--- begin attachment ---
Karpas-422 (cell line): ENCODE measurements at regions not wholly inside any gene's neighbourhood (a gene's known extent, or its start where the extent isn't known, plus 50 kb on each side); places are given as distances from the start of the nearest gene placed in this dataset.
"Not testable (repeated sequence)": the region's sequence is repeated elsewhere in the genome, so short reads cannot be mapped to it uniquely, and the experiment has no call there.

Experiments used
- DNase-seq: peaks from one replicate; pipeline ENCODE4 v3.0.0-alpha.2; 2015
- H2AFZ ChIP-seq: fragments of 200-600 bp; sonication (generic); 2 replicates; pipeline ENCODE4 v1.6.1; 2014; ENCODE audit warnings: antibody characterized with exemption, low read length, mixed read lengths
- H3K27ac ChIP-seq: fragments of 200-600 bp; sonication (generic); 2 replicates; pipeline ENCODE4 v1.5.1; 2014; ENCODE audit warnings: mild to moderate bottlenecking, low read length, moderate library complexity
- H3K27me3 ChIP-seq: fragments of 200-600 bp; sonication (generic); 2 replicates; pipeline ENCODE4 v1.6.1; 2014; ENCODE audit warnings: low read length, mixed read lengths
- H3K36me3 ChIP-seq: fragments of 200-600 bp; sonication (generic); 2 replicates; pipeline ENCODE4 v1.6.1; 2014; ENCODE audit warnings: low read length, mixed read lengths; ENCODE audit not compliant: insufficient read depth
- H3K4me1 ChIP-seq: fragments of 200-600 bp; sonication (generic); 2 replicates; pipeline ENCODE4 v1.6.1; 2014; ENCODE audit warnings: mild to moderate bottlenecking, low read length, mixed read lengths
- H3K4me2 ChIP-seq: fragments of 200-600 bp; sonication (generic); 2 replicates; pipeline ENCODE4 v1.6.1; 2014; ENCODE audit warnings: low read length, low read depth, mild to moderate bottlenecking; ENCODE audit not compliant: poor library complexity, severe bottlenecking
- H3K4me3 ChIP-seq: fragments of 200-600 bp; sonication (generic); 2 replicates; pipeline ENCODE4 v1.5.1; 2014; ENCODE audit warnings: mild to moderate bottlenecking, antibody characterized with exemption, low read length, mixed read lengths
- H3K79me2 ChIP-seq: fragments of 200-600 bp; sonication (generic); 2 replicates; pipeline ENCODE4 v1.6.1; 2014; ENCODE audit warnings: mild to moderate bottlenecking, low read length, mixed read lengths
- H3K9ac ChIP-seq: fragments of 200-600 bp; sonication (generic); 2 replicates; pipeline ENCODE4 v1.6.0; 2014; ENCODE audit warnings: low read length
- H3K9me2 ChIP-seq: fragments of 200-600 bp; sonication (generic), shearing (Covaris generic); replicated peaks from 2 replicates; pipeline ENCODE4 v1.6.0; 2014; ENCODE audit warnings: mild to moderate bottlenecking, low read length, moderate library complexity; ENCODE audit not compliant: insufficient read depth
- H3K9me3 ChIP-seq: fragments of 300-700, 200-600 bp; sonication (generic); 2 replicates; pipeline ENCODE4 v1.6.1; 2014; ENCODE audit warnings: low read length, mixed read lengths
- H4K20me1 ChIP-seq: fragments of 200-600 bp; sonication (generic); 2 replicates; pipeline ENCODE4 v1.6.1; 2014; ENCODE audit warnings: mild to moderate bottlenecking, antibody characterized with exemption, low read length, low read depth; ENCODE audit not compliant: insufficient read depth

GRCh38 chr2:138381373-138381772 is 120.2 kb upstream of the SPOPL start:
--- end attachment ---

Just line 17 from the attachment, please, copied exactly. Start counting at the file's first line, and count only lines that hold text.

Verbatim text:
GRCh38 chr2:138381373-138381772 is 120.2 kb upstream of the SPOPL start: